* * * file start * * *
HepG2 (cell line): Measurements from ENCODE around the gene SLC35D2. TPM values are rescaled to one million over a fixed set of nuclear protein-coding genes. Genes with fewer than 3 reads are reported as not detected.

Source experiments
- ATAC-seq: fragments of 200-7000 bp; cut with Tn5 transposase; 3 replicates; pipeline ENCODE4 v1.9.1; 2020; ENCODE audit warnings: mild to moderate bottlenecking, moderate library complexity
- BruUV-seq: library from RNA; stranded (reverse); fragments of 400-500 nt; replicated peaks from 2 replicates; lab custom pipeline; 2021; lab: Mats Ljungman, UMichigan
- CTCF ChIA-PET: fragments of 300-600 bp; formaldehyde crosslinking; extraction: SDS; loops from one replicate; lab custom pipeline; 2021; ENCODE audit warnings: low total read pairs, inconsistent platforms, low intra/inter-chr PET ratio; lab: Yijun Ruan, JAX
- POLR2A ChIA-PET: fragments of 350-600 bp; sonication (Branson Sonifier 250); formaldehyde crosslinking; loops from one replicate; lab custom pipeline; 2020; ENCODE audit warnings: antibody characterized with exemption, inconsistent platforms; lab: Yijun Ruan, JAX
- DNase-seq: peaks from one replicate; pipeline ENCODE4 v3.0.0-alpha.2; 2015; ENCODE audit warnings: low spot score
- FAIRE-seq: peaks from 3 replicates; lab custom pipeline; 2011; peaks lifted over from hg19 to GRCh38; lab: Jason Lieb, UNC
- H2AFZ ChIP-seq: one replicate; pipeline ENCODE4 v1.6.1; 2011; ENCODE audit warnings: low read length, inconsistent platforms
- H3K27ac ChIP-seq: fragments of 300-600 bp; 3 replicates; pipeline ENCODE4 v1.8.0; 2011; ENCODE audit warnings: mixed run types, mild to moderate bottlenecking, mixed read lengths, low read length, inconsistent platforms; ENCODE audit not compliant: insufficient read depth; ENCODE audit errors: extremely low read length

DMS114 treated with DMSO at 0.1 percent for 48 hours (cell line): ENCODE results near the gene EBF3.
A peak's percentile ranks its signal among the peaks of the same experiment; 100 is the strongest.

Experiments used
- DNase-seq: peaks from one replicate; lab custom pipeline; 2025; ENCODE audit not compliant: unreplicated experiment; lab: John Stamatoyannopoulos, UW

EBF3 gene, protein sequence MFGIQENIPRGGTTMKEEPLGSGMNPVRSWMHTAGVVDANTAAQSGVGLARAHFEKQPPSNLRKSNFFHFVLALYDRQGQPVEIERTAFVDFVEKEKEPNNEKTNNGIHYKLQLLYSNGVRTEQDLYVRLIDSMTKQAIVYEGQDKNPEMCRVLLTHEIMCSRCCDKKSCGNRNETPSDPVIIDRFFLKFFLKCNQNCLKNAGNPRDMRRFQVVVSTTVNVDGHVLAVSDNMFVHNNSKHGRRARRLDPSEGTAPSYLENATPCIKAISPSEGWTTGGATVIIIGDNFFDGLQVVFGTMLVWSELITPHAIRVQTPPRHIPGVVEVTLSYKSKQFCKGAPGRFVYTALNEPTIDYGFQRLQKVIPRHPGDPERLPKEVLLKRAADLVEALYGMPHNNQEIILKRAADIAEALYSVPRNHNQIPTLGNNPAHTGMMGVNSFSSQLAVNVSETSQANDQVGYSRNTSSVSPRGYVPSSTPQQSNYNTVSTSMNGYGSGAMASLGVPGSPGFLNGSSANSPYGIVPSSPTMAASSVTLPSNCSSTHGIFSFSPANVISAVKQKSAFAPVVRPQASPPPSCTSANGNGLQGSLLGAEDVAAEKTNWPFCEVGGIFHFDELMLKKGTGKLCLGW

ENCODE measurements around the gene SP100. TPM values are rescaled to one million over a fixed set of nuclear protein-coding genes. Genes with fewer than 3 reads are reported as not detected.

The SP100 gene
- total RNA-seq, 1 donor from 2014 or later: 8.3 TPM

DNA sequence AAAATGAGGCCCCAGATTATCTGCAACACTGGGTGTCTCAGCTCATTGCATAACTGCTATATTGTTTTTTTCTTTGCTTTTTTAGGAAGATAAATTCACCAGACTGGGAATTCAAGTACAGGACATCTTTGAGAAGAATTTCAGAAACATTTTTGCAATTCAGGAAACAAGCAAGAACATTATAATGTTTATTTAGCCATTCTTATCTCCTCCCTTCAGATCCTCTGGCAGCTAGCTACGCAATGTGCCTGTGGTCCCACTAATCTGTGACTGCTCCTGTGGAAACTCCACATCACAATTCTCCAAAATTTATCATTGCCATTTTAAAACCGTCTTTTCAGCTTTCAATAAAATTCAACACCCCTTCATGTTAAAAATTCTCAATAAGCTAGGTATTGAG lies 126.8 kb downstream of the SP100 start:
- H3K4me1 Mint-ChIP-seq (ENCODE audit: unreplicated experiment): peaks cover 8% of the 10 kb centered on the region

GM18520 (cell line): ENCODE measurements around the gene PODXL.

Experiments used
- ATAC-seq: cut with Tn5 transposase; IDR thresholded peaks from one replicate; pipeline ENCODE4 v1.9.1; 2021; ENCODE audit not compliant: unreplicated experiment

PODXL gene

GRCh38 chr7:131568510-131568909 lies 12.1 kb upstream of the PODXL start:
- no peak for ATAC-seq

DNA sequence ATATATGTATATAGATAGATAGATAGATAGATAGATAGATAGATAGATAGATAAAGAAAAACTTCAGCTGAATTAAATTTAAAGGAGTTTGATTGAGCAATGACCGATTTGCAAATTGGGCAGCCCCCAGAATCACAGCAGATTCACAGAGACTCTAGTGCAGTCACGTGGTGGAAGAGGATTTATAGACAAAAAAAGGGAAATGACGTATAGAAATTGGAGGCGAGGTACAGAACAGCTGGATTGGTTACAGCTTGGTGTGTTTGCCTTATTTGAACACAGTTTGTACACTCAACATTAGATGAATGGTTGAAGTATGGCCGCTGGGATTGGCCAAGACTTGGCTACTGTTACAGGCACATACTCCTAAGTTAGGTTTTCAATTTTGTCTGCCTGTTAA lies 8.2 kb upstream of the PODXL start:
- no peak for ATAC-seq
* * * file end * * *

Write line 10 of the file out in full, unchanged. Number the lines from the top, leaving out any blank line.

- H3K27ac ChIP-seq: fragments of 300-600 bp; 3 replicates; pipeline ENCODE4 v1.8.0; 2011; ENCODE audit warnings: mixed run types, mild to moderate bottlenecking, mixed read lengths, low read length, inconsistent platforms; ENCODE audit not compliant: insufficient read depth; ENCODE audit errors: extremely low read length